Essay on Dussehra- With the upcoming festival season, students start searching for the perfect essay about Dussehra either for homework or exams. Dussehra essay contains details on When, Why, and How Dussehra is celebrated. These details help in creating a valuable long or short essay on Dussehra. Writing an impactful essay encompasses the how, when, what and why queries of the reader.
Essay on Dussehra
When is Dussehra celebrated?
Dussehra, also known as Vijayadashami, is celebrated on the tenth day of the bright half of the Hindu lunar month of Ashwin, which usually falls in the months of September or October in the Gregorian calendar. The exact date of Dussehra varies each year as it is determined based on the lunar calendar, so it is important to check the specific date for a given year based on the lunar calendar or consult a Hindu calendar to find out the exact date for that year. In 2024, Dussehra will be celebrated on October 24.
Why is Dussehra celebrated?
Dussehra is a major Hindu festival celebrated in India and other parts of South Asia. The festival has several cultural and religious significances, and its main reasons for celebration include:
- Victory of Good over Evil: Dussehra commemorates the victory of Lord Rama, an avatar of the Hindu god Vishnu, over the demon king Ravana. According to the Hindu epic, the Ramayana, Lord Rama’s wife, Sita, was kidnapped by Ravana, and Lord Rama, with the help of his monkey army, defeated Ravana and rescued Sita. The 10-day festival marks the day when Lord Rama killed Ravana, symbolizing the triumph of good (Rama) over evil (Ravana).
- Symbolic Victory of Goddess Durga: In some parts of India, Dussehra also marks the conclusion of the Durga Puja festival, which celebrates the victory of the goddess Durga over the buffalo demon Mahishasura. This festival typically involves the worship of goddess Durga in her various forms.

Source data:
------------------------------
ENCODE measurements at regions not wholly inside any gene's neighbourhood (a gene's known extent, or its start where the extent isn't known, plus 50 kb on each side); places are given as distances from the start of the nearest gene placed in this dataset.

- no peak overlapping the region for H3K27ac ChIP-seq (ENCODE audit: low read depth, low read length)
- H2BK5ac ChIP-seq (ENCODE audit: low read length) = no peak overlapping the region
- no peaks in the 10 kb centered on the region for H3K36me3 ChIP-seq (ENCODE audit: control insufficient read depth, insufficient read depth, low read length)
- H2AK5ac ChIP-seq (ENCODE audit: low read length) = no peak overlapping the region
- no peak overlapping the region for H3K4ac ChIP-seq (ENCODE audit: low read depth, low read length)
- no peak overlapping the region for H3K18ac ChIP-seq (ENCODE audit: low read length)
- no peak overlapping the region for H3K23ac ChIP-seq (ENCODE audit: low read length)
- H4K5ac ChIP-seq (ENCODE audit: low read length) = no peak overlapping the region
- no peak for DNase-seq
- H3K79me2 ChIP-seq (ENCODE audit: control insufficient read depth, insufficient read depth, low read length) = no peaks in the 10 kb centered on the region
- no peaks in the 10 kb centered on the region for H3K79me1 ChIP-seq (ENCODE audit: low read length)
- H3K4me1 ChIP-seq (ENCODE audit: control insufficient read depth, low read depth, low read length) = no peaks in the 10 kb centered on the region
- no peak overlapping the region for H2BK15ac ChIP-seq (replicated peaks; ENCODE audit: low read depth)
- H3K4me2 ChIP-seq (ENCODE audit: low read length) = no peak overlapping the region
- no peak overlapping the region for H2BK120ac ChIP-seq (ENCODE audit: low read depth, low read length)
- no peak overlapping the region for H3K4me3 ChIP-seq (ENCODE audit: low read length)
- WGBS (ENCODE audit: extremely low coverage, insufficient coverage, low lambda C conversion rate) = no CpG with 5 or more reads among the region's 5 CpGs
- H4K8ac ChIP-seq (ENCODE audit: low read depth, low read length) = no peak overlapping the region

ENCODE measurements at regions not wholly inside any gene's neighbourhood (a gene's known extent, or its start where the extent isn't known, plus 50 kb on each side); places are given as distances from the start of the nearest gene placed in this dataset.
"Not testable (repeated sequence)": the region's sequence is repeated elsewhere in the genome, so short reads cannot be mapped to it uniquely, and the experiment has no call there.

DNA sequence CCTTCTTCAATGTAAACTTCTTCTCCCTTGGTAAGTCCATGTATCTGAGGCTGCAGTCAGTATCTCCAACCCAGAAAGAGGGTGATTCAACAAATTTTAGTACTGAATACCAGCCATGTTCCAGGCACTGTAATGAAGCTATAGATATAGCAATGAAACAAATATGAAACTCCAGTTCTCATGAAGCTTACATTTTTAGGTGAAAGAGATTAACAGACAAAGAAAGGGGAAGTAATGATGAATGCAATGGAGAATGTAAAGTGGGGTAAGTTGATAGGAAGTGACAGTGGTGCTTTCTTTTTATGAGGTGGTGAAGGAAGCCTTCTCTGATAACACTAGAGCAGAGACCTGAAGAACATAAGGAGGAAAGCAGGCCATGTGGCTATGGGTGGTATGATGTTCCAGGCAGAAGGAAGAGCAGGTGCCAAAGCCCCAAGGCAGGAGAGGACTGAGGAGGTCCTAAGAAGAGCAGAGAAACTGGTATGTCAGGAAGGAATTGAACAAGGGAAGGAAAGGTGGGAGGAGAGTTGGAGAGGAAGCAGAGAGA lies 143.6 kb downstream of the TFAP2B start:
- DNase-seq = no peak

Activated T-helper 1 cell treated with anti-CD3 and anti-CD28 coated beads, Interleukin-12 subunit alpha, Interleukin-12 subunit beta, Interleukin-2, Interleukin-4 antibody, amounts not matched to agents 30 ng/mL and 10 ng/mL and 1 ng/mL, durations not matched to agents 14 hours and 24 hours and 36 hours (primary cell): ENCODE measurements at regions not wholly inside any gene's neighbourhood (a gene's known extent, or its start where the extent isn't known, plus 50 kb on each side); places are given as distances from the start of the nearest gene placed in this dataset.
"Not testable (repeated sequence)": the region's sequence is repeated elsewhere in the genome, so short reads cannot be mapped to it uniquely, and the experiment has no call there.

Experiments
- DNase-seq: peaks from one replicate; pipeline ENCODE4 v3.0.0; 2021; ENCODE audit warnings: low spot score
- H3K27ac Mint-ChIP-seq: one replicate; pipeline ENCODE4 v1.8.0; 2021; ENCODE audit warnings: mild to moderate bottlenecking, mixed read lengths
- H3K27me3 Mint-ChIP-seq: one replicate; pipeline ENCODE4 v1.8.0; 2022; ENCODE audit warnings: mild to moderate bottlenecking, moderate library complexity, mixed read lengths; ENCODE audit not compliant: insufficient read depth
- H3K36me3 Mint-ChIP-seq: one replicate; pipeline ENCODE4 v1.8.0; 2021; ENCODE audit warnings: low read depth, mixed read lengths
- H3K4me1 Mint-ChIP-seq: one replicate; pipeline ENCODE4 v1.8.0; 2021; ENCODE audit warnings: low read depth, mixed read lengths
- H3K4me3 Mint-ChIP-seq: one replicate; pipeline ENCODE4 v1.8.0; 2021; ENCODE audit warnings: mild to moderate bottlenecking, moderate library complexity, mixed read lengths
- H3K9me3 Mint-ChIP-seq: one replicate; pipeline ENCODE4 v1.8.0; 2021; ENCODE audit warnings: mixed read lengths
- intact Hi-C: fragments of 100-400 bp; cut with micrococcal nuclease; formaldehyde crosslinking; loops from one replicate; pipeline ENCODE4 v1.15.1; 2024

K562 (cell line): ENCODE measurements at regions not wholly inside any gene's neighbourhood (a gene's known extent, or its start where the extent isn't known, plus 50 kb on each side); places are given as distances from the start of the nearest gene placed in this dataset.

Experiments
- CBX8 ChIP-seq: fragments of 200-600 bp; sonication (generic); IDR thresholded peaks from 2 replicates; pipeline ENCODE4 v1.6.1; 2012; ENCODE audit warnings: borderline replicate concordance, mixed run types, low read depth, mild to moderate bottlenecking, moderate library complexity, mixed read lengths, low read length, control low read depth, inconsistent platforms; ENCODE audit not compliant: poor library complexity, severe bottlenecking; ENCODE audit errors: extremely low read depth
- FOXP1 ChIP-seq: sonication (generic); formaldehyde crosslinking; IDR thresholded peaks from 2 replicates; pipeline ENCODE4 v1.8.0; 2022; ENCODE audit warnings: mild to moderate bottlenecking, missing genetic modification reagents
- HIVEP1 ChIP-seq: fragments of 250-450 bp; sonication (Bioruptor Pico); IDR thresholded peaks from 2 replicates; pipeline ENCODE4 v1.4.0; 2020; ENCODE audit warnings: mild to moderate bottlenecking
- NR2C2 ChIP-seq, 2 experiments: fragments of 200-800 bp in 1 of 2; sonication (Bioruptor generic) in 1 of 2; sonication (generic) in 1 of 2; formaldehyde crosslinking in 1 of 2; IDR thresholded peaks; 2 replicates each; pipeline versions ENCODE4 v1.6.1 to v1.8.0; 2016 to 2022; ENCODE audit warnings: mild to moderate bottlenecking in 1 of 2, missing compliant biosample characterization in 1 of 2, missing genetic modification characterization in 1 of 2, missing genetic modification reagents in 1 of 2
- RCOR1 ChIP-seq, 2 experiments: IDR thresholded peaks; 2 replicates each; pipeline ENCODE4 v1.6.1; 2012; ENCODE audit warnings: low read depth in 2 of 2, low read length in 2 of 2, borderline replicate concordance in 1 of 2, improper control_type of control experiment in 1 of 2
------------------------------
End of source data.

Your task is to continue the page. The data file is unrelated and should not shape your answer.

- Celebration of Devi Durga’s Homecoming: In some regions, Dussehra marks the day when goddess Durga, who is believed to visit her parental home during Navratri (a nine-day festival), returns to her abode. The festival is marked by processions and celebrations.
- Lord Dattatreya’s Jayanti: Dussehra is also considered to be the day when Lord Dattatreya, a composite deity of Hinduism, was born. He is believed to be an incarnation of the holy trinity of Brahma, Vishnu, and Shiva.
- Agricultural Significance: In some agricultural communities, Dussehra marks the end of the harvest season and the beginning of preparations for the next planting season. It is a time for farmers to worship their tools and machinery.
- Unity and Social Harmony: Dussehra is a time when people come together to celebrate, irrespective of their caste, creed, or social status. It promotes social harmony and unity as people from all walks of life participate in the festivities.
- Cultural Heritage: The traditions and rituals associated with Dussehra have been passed down through generations, contributing to India’s rich cultural heritage. The celebration of Dussehra reflects the country’s historical and mythological roots.
- Eradication of Evil Habits: Some people use Dussehra as an opportunity to introspect and resolve to eliminate personal weaknesses and bad habits. It is seen as an auspicious time to make positive changes in one’s life.
- Historical Commemoration: Dussehra may also be associated with historical events and victories that are celebrated on this day in different regions of India. For instance, it is celebrated as a day of valor and bravery in some parts, paying homage to historical heroes.